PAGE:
Also like its competition, the Charge has a vibrating alarm that will wake you gently in the morning. I found that it buzzed just enough to get me up, but not so much that I was shocked awake.

Battery Life

Fitbit says the Charge will last up to 10 days before needing to be recharged. After I wore the device for three days and two nights, the Charge was still at full capacity.

Like previous Fitbit devices, the Charge uses a proprietary USB cable that attaches to three metal contacts on the underside of the band.

Fitbit Charge vs. Fitbit Charge HR and Fitbit Surge

The $129 Fitbit Charge is the first of three new activity trackers the company will release in late 2014 to early 2015. The $149 Fitbit Charge HR will have a built-in heart-rate monitor, and the $249 Fitbit Surge will have GPS and a heart-rate monitor.

Bottom Line

The Fitbit Charge takes everything I liked about the Fitbit Force — activity, steps and sleep tracking — and adds caller ID to the mix. I didn't really find the newest feature all that useful, but it's a nice addition. The Fitbit Charge is thicker than, and costs as much as, the Jawbone UP24, but that device lacks a display and, of course, caller ID. I prefer Jawbone's app, but Fitbit's is more than functional.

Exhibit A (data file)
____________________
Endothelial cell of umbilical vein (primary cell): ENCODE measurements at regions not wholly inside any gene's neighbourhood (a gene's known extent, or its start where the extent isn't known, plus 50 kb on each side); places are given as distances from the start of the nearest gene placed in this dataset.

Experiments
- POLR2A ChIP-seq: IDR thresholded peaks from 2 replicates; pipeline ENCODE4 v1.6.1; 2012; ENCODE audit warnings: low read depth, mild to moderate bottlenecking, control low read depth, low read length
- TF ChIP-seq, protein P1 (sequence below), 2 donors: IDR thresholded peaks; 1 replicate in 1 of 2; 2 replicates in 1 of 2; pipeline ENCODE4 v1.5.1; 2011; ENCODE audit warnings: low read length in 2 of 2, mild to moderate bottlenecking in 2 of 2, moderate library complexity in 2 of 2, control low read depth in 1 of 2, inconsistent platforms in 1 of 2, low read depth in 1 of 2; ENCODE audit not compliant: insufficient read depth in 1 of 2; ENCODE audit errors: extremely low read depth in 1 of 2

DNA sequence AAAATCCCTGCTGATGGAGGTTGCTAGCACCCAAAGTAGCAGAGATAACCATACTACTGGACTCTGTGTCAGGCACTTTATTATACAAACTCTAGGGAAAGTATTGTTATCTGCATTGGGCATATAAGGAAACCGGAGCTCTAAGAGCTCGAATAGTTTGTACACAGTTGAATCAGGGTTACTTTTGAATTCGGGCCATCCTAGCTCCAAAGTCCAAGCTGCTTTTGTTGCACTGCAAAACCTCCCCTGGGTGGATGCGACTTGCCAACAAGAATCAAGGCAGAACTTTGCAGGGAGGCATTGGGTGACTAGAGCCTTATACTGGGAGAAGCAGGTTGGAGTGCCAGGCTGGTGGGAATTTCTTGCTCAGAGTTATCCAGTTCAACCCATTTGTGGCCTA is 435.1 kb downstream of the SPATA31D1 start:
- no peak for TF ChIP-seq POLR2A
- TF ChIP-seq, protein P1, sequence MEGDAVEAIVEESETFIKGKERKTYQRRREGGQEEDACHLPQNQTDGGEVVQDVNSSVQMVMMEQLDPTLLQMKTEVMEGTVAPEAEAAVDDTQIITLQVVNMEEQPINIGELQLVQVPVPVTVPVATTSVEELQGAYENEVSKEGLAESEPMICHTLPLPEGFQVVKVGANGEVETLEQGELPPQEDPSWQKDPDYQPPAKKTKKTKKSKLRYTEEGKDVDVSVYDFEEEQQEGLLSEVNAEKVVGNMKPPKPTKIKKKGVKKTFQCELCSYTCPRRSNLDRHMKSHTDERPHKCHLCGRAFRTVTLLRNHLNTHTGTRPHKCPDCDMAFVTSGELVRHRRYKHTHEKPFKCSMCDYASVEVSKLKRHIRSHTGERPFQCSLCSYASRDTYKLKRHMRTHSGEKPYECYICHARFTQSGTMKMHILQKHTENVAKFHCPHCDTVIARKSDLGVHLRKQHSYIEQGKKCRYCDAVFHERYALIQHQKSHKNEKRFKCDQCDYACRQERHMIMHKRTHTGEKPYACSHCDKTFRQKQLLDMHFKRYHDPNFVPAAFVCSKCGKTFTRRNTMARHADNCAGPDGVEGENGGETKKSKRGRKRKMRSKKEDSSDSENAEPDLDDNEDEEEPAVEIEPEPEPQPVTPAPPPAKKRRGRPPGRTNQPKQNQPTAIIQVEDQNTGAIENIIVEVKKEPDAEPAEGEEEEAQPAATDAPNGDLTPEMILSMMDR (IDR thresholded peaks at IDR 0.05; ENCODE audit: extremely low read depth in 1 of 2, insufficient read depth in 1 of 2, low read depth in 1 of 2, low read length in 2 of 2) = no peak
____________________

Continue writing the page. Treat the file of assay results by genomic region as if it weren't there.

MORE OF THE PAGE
If you're looking for an inexpensive activity tracker, the Fitbit Charge has a good blend of features for the price, but it feels like the middle child in Fitbit's lineup. For $30 less, the Fitbit One dongle offers many of the same features — minus caller ID and auto sleep detection — while $20 more will get you a heart-rate monitor in the upcoming Charge HR. You won't be disappointed with the Charge, but it's worth shopping around.

Follow Michael A. Prospero @mikeprospero. Follow us @TomsGuide, on Facebook and on Google+.

Mike Prospero
U.S. Editor-in-Chief, Tom's Guide

Michael A. Prospero is the U.S. Editor-in-Chief for Tom’s Guide. He oversees all evergreen content and oversees the Homes, Smart Home, and Fitness/Wearables categories for the site. In his spare time, he also tests out the latest drones, electric scooters, and smart home gadgets, such as video doorbells. Before his tenure at Tom's Guide, he was the Reviews Editor for Laptop Magazine, a reporter at Fast Company, the Times of Trenton, and, many eons back, an intern at George magazine. He received his undergraduate degree from Boston College, where he worked on the campus newspaper The Heights, and then attended the Columbia University school of Journalism. When he’s not testing out the latest running watch, electric scooter, or skiing or training for a marathon, he’s probably using the latest sous vide machine, smoker, or pizza oven, to the delight — or chagrin — of his family.